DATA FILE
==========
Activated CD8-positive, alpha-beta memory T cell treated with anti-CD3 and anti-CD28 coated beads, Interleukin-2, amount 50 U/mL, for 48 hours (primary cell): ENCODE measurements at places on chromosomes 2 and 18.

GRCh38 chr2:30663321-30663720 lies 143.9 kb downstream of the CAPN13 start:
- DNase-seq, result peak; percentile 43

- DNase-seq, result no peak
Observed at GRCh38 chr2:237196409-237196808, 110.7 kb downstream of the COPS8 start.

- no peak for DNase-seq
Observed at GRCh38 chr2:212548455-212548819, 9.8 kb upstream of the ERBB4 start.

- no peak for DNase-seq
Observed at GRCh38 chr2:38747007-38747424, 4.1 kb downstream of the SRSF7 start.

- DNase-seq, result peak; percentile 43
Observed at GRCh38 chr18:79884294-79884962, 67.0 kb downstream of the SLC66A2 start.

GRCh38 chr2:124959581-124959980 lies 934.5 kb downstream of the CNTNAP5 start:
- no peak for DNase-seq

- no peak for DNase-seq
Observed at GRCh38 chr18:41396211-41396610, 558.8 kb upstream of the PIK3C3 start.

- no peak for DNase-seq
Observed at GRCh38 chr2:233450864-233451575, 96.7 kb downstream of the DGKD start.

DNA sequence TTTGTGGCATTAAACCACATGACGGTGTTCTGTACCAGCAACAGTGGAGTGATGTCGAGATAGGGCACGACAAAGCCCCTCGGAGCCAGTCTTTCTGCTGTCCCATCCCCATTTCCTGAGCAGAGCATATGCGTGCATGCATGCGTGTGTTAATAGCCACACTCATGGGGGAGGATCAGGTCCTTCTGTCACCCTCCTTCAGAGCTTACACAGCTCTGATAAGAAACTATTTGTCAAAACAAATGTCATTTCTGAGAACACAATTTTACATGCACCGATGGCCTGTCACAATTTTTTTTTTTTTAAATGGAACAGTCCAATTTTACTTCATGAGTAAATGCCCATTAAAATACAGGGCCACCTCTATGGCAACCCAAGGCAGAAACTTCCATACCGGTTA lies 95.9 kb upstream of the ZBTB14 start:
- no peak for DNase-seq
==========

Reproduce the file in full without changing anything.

Activated CD8-positive, alpha-beta memory T cell treated with anti-CD3 and anti-CD28 coated beads, Interleukin-2, amount 50 U/mL, for 48 hours (primary cell): ENCODE measurements at places on chromosomes 2 and 18.

GRCh38 chr2:30663321-30663720 lies 143.9 kb downstream of the CAPN13 start:
- DNase-seq, result peak; percentile 43

- DNase-seq, result no peak
Observed at GRCh38 chr2:237196409-237196808, 110.7 kb downstream of the COPS8 start.

- no peak for DNase-seq
Observed at GRCh38 chr2:212548455-212548819, 9.8 kb upstream of the ERBB4 start.

- no peak for DNase-seq
Observed at GRCh38 chr2:38747007-38747424, 4.1 kb downstream of the SRSF7 start.

- DNase-seq, result peak; percentile 43
Observed at GRCh38 chr18:79884294-79884962, 67.0 kb downstream of the SLC66A2 start.

GRCh38 chr2:124959581-124959980 lies 934.5 kb downstream of the CNTNAP5 start:
- no peak for DNase-seq

- no peak for DNase-seq
Observed at GRCh38 chr18:41396211-41396610, 558.8 kb upstream of the PIK3C3 start.

- no peak for DNase-seq
Observed at GRCh38 chr2:233450864-233451575, 96.7 kb downstream of the DGKD start.

DNA sequence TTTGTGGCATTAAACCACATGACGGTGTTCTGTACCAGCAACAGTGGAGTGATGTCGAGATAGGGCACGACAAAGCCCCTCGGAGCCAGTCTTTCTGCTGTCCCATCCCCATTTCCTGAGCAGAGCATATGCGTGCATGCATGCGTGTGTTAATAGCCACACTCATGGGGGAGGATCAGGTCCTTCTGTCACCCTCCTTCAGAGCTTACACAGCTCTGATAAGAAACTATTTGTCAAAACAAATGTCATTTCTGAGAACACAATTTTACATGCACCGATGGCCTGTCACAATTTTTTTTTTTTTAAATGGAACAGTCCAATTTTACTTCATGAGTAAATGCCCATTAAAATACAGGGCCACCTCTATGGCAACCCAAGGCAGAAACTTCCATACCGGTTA lies 95.9 kb upstream of the ZBTB14 start:
- no peak for DNase-seq